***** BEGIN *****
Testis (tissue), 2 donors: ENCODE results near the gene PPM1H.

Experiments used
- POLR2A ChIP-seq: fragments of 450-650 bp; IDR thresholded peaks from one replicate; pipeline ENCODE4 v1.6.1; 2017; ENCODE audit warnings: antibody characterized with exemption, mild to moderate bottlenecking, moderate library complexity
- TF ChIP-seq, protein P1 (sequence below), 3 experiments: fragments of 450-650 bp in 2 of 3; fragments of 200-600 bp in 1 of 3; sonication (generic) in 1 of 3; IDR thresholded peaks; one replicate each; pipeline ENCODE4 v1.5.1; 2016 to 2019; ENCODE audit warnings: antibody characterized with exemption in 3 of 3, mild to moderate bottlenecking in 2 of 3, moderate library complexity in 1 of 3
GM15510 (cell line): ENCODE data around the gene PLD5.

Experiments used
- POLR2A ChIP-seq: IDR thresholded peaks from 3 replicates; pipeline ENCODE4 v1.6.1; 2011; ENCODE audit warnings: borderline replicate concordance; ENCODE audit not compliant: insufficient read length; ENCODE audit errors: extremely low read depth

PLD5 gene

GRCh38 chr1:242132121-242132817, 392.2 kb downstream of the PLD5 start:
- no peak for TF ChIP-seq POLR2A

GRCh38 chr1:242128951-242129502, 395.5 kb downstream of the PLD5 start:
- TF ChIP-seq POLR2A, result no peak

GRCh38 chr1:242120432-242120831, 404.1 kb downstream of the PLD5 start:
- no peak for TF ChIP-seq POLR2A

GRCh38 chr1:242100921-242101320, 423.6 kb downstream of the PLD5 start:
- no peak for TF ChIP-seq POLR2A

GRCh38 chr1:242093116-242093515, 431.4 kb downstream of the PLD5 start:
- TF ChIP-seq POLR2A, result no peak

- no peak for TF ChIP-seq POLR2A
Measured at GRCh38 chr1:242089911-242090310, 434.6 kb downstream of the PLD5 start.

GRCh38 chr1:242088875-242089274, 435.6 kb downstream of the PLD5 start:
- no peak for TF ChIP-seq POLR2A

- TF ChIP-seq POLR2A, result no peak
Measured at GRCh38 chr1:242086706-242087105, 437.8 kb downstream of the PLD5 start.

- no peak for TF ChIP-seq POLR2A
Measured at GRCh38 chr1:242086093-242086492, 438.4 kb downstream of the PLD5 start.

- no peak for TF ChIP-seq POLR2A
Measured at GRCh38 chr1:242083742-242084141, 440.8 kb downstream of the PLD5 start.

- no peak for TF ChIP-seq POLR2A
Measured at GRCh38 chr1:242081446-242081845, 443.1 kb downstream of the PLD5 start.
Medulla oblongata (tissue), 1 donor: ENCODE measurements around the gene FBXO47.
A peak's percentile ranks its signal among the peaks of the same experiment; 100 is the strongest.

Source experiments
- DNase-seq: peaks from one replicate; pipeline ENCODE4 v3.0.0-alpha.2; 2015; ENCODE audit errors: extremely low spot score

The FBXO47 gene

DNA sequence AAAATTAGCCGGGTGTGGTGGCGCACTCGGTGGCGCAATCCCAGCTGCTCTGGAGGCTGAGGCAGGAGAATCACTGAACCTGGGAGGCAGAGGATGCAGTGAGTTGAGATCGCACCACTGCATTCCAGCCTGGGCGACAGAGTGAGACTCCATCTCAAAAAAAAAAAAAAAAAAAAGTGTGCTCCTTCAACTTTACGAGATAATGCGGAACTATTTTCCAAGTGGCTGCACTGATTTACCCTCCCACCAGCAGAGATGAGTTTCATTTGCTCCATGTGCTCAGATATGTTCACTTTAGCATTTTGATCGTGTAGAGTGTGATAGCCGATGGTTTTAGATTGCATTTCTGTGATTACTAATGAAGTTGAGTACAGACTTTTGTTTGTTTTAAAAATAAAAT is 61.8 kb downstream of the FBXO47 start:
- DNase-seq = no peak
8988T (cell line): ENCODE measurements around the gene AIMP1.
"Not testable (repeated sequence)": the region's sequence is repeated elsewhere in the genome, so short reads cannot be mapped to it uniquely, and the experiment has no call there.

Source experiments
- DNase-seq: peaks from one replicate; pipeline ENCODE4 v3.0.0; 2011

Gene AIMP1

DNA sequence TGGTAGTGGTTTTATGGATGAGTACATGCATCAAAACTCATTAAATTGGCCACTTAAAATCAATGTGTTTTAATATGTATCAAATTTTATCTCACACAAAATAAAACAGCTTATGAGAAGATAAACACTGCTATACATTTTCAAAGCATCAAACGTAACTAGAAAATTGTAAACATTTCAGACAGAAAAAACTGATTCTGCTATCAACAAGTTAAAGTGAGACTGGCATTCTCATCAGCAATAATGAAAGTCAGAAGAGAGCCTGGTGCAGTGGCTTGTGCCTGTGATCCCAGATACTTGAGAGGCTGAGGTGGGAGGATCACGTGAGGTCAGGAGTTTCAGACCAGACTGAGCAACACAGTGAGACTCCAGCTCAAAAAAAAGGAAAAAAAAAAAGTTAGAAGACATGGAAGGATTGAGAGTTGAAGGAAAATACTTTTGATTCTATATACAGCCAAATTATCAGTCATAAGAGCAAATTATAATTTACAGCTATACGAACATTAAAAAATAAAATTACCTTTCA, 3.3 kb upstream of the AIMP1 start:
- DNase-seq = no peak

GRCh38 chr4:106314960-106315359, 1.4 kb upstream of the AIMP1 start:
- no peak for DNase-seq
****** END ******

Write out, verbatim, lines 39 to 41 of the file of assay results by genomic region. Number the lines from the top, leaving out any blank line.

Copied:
"Not testable (repeated sequence)": the region's sequence is repeated elsewhere in the genome, so short reads cannot be mapped to it uniquely, and the experiment has no call there.

Source experiments
- DNase-seq: peaks from one replicate; pipeline ENCODE4 v3.0.0; 2011